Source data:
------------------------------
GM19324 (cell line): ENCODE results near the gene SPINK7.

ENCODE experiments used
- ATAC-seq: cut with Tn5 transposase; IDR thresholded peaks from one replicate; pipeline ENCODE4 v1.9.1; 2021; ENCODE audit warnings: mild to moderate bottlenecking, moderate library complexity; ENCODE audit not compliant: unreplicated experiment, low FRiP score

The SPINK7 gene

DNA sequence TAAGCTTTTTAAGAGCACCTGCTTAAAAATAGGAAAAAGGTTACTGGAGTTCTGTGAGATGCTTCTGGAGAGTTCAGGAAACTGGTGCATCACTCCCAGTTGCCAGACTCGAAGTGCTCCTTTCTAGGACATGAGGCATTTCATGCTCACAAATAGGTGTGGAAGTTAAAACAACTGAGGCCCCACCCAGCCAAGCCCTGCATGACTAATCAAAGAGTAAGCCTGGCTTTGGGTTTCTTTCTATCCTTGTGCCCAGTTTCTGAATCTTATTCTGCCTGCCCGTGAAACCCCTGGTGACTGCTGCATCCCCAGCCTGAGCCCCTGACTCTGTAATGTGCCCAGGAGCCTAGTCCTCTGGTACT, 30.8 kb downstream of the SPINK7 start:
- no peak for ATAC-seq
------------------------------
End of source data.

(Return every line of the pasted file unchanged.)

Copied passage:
GM19324 (cell line): ENCODE results near the gene SPINK7.

ENCODE experiments used
- ATAC-seq: cut with Tn5 transposase; IDR thresholded peaks from one replicate; pipeline ENCODE4 v1.9.1; 2021; ENCODE audit warnings: mild to moderate bottlenecking, moderate library complexity; ENCODE audit not compliant: unreplicated experiment, low FRiP score

The SPINK7 gene

DNA sequence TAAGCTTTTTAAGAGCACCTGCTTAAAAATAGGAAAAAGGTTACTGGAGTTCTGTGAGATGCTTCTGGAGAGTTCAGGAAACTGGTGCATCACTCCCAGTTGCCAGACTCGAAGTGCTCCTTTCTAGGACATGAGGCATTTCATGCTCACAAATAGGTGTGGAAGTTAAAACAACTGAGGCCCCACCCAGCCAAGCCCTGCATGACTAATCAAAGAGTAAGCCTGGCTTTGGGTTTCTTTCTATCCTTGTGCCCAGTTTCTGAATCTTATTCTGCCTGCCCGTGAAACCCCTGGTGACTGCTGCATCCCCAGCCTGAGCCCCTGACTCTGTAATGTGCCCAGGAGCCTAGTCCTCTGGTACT, 30.8 kb downstream of the SPINK7 start:
- no peak for ATAC-seq